This week's discussion surrounding "Question Bridge: Black Males," held at Rochester Contemporary Art Museum, was hosted by Youth Organizers (YO) from Teen Empowerment and focused on their role as empowered young people in the community and how to create their own "blue print" with help from previous generation.
The discussion opened with a spoken word performance in which several YOs touched on their experiences as young African-Americans living in the Rochester and how they viewed the world. Once they were seated, Kaylynn Brown, a YO, spoke up, addressed the older generations, and said, "We don't want you to do it for us, instead we want you to show us how to do it because we need guidance."
During the evening, the YOs used interactive group activities to help get their point across and keep everyone -- but mostly their fellow YOs -- focused and on track. The first activity was a "name shout." Tori Roseborough counted to three and had everyone stand and shout their names as loud as possible to demonstrate the struggle to be heard in their communities. "We fight and we kill each other, and they pay attention," Roseborough said. "But it's negative attention. We need more positive attention."
Dean Lawrence explained the next activity as "Stand and Deliver," in which he would make a statement question and we would stand under signs ranging from Strongly Disagree to Strongly Agree and discuss our opinions. The first statement was "Black Youth have a responsibility to overcome systems that oppress us."
No one strongly disagreed, but the spokesman for those that stood under the disagree sign argued, "This is America, a county that promises liberty and freedom, but yet it has systems of oppression and it's not black youth's responsibility to fix it. The responsibility is on society: blacks, whites, Latinos, everyone."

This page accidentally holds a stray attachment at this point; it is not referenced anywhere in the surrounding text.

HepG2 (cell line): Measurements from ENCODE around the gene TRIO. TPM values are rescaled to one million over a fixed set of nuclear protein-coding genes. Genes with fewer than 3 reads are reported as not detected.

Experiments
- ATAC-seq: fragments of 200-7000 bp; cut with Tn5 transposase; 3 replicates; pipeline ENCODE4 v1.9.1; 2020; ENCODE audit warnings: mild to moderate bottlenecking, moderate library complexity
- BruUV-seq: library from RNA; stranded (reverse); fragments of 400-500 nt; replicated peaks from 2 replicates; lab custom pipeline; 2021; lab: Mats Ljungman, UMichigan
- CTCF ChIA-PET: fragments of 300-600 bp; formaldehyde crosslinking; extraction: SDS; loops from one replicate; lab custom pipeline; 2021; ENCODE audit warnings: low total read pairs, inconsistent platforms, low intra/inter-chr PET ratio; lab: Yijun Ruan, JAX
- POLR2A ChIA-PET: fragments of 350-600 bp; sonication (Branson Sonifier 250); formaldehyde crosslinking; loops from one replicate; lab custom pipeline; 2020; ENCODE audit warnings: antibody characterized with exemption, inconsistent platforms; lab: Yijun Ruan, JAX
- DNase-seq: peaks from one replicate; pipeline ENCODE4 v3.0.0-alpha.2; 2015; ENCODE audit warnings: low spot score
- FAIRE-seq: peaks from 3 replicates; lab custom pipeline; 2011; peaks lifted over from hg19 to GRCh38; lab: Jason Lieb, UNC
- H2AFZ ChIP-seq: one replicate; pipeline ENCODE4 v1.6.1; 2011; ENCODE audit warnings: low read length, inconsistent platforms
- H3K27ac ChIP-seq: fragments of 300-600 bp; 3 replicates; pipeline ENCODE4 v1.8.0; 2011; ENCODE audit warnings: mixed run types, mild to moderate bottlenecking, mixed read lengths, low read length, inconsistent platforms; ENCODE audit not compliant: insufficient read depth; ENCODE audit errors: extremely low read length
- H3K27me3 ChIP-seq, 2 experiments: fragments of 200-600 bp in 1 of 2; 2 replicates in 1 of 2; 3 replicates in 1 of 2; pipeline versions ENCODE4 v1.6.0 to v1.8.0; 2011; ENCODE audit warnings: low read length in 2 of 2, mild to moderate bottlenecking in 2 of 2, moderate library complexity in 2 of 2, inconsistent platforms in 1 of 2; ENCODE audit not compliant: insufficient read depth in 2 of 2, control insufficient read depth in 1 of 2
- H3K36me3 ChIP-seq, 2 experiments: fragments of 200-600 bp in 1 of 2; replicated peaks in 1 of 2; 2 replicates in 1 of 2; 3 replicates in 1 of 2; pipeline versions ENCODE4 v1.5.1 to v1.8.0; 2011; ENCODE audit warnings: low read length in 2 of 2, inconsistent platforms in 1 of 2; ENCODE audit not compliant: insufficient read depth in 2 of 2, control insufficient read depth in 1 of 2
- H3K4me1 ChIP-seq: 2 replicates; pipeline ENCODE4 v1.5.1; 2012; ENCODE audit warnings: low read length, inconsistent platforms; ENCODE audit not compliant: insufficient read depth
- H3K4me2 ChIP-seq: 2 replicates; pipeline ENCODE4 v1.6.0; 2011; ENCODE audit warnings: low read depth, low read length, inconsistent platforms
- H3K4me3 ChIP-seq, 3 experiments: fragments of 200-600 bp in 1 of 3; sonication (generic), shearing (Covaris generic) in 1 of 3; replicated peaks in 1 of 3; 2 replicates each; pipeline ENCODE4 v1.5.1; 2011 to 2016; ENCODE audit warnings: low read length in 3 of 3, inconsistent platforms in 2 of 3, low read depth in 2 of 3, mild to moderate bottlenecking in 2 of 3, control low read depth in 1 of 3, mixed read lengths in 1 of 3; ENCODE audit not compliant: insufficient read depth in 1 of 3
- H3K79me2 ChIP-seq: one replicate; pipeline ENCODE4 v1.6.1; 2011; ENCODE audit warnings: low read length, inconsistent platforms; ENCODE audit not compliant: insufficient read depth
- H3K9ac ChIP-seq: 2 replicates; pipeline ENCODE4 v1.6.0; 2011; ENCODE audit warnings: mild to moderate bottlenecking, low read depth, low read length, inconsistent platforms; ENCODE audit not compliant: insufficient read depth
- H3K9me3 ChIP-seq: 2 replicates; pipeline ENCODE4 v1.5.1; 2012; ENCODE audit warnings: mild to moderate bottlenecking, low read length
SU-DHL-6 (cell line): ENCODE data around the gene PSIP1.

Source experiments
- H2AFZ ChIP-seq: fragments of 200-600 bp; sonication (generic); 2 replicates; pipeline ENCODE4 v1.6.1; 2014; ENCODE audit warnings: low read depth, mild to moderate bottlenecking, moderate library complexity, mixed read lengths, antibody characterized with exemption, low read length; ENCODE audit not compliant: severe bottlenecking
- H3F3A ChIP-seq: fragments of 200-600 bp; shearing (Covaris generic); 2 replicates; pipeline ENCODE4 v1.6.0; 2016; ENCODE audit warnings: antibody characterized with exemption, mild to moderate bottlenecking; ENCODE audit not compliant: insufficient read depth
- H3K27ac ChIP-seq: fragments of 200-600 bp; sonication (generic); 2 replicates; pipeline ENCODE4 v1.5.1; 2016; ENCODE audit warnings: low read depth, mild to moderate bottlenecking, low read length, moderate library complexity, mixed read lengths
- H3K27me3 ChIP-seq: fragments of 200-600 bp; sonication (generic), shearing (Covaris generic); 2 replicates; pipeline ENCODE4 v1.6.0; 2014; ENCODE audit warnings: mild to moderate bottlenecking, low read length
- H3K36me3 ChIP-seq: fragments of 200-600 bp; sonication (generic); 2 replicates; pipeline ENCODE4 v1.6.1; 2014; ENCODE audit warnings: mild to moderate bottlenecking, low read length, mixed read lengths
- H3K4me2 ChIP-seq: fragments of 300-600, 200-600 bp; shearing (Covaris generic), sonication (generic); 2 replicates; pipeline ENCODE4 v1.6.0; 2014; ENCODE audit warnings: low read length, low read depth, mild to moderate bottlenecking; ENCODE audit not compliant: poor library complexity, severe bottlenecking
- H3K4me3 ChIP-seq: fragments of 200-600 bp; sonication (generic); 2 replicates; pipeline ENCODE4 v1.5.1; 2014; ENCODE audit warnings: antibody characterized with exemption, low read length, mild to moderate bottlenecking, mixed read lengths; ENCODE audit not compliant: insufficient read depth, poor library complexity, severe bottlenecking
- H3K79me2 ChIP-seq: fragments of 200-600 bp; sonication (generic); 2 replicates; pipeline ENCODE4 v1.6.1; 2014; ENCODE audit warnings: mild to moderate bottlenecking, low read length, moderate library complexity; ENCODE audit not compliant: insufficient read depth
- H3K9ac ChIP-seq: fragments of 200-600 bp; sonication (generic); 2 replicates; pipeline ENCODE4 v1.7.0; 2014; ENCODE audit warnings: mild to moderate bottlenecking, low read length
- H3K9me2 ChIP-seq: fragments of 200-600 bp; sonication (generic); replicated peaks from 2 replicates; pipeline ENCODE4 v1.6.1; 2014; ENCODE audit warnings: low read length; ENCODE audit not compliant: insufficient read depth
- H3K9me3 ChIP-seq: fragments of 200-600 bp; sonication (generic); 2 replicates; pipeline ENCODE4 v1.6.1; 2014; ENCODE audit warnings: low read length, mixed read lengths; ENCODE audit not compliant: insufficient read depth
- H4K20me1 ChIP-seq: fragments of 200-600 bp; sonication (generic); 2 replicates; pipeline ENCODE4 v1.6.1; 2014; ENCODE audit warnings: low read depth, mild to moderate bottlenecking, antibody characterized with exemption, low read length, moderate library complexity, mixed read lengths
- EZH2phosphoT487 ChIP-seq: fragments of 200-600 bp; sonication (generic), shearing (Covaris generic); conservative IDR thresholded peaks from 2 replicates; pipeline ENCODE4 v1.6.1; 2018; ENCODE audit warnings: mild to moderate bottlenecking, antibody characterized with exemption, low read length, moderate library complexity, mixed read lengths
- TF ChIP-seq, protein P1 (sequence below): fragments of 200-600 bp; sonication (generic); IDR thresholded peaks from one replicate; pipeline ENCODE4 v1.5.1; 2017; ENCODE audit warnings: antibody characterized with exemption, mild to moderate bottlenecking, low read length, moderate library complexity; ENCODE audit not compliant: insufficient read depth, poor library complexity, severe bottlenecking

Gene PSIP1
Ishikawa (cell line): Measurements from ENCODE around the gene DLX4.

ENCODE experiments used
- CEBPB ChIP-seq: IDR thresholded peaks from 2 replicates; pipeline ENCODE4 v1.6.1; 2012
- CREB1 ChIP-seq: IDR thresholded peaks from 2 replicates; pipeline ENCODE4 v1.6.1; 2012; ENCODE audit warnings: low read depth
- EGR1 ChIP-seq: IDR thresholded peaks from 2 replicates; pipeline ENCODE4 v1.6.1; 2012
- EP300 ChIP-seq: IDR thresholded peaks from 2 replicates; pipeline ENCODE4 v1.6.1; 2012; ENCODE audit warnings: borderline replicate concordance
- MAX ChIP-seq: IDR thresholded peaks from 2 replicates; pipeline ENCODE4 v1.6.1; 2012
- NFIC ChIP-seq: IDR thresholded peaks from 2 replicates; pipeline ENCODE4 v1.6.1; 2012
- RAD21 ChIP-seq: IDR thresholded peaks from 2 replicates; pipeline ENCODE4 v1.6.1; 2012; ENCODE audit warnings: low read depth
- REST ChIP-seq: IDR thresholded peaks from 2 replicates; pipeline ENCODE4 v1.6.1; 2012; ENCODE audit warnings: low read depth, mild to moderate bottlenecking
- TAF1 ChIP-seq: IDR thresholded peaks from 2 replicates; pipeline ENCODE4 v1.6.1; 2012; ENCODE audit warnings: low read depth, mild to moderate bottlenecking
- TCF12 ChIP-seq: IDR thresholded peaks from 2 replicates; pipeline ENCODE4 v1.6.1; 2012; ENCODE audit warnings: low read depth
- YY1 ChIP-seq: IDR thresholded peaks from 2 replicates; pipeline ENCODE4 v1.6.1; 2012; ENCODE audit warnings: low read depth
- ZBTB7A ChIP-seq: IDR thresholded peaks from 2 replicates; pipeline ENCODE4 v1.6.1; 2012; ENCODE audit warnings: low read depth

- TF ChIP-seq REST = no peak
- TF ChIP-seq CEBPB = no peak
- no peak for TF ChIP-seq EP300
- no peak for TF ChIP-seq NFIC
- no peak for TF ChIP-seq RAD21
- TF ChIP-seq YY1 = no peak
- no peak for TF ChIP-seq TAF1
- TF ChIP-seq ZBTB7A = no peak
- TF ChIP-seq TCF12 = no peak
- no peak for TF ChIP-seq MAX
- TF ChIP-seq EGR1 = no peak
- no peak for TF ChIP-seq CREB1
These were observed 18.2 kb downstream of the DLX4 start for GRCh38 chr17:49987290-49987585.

An older audience member who strongly agreed argued that "If we speak a different language and are having trouble understanding each other then you should reach out to us and ask for help."
YO Shawanda McGee added, "If we don't do it, who will? Who will take care of us? People don't care about things that don't affect them. It's our time, we have technology and it's changing. We have to figure it out together." McGee continued by questioning how the older generations could help when their "blue print" no longer applies. "The house changes to fit the times; you may change the windows and the shingles, but the foundation remains the same. The 'blue print' is the foundation," McGee said.
The YOs gave some background information about Teen Empowerment's programs, such as dialogues between Youth and Police that allow for humanization on both sides. Another program surveys the local job market to help bridge the gap between what local business owners want and what youth can offer.
Roseborough elaborated and said, "Many businesses are hesitant when we go to talk to them and immediately respond that they only hire those 21-plus because they think Rochester's youth are dangerous and violent and they don't want that in their store."
Based on the closing remarks from audience members, the youth organizers from Teen Empowerment were an inspiration to many, against a backdrop of suffering and hopelessness often seen in city neighborhoods.
This Friday, November 14, will be the final "Question Bridge: Black Males" discussion and will focus on black males and the legal system. The evening will feature John Klofas, Professor and Director of The Center for Public Safety Initiatives at RIT; Bill Johnson, Professor of Public Policy and Urban Studies at RIT and former Mayor of Rochester; Van White, Rochester City School District Board President; Ann Wolfe, Chair Elect of the Rochester Area Child Abuse Network; and Simeon Banister, Director of Special Programs at PathStone.